Use Obama’s account to send fraudulent information

On July 15, 2020, hackers breached the Twitter accounts of a series of celebrities and big-name manufacturers in the United States to post fraud messages, including the accounts of former US President Obama and former Vice President Biden. In the aftermath of this hacker attack, a big question remains unresolved: Are hackers just for money?

“The biggest hacking incident in history”

On July 15, 2020, one (or more) hackers breached the Twitter (American social networking site) accounts of a series of celebrities and big-name manufacturers. The first to be breached was the account of the wealthy American businessman Elon Musk, followed by the former world’s richest man Bill Gates, Apple, the famous singer Kanye West, Amazon founder Jeff Bay Zoss, former US President Obama and former Vice President Biden, etc. After logging in to these accounts, hackers used them to post a series of similar scam messages, claiming that they “will give back to the society during the global epidemic” and attached a website (now cancelled).

Those who visited the website were told that if they sent bitcoin to the specified address within 30 minutes, they would get double the amount in return. And if the total donation exceeds a certain threshold, everyone will receive a bonus. Because of the “celebrity effect,” these news convinced many people to take it for granted, and hackers made a lot of money.

After Twitter officials discovered the abnormal situation, in order to prevent more fraud information from being shared, Twitter temporarily shut down the publishing function of all authenticated users and cleared the fraud information. It took about 3 hours from the sending of the first scam message to Twitter finally regaining “account sovereignty” and restoring functions for authenticated users.

This incident is the most serious invasion of mainstream social media platforms so far, and it can be described as “the biggest hacking incident in history.” In just three hours, it has already caused an uproar in the online world. Twitter announced the launch of a full investigation into the hacker attack at the same time as the incident. The next day, the FBI also announced that it would intervene in the matter to investigate.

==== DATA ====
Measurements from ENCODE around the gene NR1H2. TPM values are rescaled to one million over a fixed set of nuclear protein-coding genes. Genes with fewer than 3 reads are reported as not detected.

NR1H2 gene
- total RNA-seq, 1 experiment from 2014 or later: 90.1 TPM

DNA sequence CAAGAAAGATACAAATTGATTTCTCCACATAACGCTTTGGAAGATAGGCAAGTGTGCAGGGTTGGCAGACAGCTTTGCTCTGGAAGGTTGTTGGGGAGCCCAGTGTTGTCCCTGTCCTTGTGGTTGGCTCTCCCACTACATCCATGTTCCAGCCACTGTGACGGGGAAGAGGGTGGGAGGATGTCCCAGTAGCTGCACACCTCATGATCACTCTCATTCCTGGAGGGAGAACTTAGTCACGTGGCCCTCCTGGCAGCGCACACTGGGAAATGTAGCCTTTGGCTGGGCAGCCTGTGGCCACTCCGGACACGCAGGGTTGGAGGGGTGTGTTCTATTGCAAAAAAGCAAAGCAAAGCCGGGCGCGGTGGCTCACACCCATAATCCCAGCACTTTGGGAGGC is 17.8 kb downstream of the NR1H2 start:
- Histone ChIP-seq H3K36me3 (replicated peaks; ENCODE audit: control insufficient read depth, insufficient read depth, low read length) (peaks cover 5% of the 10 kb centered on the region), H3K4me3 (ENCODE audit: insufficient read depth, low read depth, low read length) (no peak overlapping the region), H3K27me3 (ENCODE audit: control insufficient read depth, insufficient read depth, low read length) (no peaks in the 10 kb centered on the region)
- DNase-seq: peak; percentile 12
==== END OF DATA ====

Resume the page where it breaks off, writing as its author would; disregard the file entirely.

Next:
How the account was compromised

Hours after the hacking, an anonymous person who claimed to have taken over some accounts claimed that the hacker had bribed at least one Twitter employee to gain strong internal control of the platform.

Some Twitter employees can use a control panel through which the email address linked to a specific Twitter account can be changed. By changing the relevant information of any account, hackers can temporarily transfer account ownership to themselves.

However, it is still under investigation whether Twitter “has a ghost” or employees have been hacked.

So, how much money did the hacker cheat? According to the investigation, as of July 16, the total amount sent to the address designated by the hacker was 12.86874316 Bitcoin, equivalent to US$118,995.75. Many of the cryptocurrencies in the wallet associated with the website have been transferred, and now only $141 remains there.

Why Twitter accounts are always stolen

On March 16, 2017, a tweet on the official McDonald’s Twitter account “cursing US President Trump” was uploaded on the Internet.

Subsequently, a spokesperson for the McDonald’s Public Relations Department issued a statement saying: “According to the investigation, we determined that the Twitter account was compromised by outsiders. We have quickly implemented protective measures and apologized for this tweet.”

The day before, a number of other high-profile accounts such as news media, executives, and government agencies were stolen on Twitter.

Hacking attacks like this are particularly worrying, not only because of possible financial scams, but also because many global leaders are using Twitter. For example, Trump often announces major policy decisions on Twitter. Hacking into the accounts of these leaders could have devastating consequences.

In 2019, Twitter’s chief executive Jack Dorsey’s account was also hacked, raising concerns about whether there is an account on the platform that can really avoid being hacked. After Jack Dorsey was hacked, Twitter fixed the hacking mechanism. But it seems that it is not enough.

Now, what major government agencies are most concerned about is the security of Twitter accounts.

A senator drafted a letter to Jack Dorsey, questioning whether Twitter had breached the contract in this incident, the possibility of personal data loss, and whether Twitter’s various measures to prevent hacking were in place.

In addition to individual government members, Twitter also faces strict scrutiny by trade regulators and regulatory agencies. At the same time, the BBC also pointed out that if EU regulators find that Twitter is lax in protecting its users, then the social media giant will face huge fines.

In the aftermath of this hacker attack, a big question remains unresolved: Are hackers just for money? Getting the social media accounts of almost all celebrities in the world means that they can temporarily influence the stock market, promote ideas, and even turbulent politics. Even if the temporary use of the account is sold on the black market, it will be a sky-high price. Digital privacy expert Ray Walsh said that these hackers are “either very unimaginative or very restrained.”